The potential of consumers talking while driving was a fear that kept Martin Cooper, Motorola engineer and the inventor of the first cell phone, awake at night, according to an interesting report in the New York Times today. He suggested a lock on the dial to keep users from making calls while in motion. This idea got lost as the business of in-car calling became more attractive, but other options have since arisen. The latest comes from ZoomSafer, which today launched a new Web site and partnered with cell-phone retailer Wirefly to offer free ZoomSafer-equipped BlackBerry smartphones to encourage safe driving.
The ZoomSafer software locks the BlackBerry’s keypad when the user begins driving to prevent outbound texts or emails. Inbound alerts are also temporarily suppressed so users aren’t tempted to look at their phone. The software automatically sends an “on the road” reply letting the sender know that user is driving and will return the message when he or she reaches their destination.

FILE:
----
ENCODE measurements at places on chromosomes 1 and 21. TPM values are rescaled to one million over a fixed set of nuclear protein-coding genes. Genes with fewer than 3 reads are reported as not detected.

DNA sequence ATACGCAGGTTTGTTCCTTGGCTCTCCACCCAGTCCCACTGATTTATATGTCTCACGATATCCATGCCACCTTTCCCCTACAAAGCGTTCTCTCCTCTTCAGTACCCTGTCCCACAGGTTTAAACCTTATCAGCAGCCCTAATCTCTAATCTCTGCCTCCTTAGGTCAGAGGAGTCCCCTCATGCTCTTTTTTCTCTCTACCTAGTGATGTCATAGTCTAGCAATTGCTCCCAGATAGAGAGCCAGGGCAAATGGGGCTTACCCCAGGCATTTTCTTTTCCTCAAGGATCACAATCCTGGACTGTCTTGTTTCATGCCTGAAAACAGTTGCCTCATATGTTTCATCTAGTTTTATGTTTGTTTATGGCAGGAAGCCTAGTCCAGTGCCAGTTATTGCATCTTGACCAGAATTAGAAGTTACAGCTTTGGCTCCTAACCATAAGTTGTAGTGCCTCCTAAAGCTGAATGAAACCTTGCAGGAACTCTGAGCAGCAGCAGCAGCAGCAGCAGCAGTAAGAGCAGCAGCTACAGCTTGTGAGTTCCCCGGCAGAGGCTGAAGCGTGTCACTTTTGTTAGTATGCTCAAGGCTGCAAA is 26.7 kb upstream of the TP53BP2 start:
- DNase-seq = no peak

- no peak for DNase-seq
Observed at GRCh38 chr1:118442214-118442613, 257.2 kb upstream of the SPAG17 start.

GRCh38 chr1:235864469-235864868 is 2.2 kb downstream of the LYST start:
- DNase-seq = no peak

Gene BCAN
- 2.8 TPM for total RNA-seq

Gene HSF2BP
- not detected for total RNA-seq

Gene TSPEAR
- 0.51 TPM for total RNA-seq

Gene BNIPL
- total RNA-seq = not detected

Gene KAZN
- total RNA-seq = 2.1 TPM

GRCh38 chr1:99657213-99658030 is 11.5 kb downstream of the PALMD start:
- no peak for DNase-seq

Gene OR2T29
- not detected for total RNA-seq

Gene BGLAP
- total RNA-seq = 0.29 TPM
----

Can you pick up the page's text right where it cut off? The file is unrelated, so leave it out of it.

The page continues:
As more states make driving while texting or talking illegal, the speech-to-text market has also picked up, with companies like Spinvox and Mobivox offering solutions for hands-free texting and voice calls. Bluetooth offers an alternative for hands-free driving.
The NYT article went on to state that despite concerns of calling and driving, the industry built a $150 billion business marketing towards drivers, beginning with the ultimate status symbol, the car phone (remember these?). As a result, Harvard researchers estimate that just seven years ago, drivers using cell phones caused 2,600 fatal crashes a year in the US and 570,000 injury accidents. The NYT also cites studies that hands-free devices may not eliminate the risk of crash, which is four times higher for a driver that is chatting on a cell phone.
There’s more than can be done to encourage safe driving, and while solutions like speech-to-text and ZoomSafer are valid, a lot of the responsibility falls to carriers. Some have campaigns against talking while driving, but the messages are certainly mixed. Safe driving may get even more precarious too, considering a whole new generation of devices – personal navigation devices, mobile TV, in-car broadband and fourth-screen electronics typically demoed in fast-moving cars – are starting to gain traction. If the carphone was dangerous, it’s only getting worse from here.